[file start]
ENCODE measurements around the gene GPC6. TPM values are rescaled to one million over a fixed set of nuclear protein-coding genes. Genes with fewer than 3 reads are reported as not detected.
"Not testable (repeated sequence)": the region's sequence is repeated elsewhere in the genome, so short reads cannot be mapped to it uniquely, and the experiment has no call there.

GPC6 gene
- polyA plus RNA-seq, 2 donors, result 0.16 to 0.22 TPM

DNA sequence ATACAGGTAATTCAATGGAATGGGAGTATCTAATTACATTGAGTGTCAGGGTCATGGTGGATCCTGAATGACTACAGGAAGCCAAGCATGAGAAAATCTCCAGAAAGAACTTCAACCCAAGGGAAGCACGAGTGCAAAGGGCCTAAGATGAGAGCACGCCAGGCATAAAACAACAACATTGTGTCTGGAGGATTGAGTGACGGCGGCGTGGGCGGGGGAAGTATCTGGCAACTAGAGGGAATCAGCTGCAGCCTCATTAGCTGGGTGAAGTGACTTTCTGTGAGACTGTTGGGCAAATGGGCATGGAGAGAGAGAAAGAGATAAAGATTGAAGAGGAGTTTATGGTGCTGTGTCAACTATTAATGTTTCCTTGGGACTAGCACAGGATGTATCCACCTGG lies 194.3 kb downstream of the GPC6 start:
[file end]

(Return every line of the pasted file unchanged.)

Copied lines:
ENCODE measurements around the gene GPC6. TPM values are rescaled to one million over a fixed set of nuclear protein-coding genes. Genes with fewer than 3 reads are reported as not detected.
"Not testable (repeated sequence)": the region's sequence is repeated elsewhere in the genome, so short reads cannot be mapped to it uniquely, and the experiment has no call there.

GPC6 gene
- polyA plus RNA-seq, 2 donors, result 0.16 to 0.22 TPM

DNA sequence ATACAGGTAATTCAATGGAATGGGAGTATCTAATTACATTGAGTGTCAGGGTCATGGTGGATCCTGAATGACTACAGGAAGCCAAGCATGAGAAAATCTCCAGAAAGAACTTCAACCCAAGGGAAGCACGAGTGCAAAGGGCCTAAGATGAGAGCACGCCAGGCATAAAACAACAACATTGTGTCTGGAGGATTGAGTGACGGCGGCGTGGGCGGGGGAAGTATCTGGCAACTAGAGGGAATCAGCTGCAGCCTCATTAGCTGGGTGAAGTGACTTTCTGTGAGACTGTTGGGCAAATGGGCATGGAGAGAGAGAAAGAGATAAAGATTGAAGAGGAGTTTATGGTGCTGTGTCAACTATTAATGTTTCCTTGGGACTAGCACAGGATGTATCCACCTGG lies 194.3 kb downstream of the GPC6 start: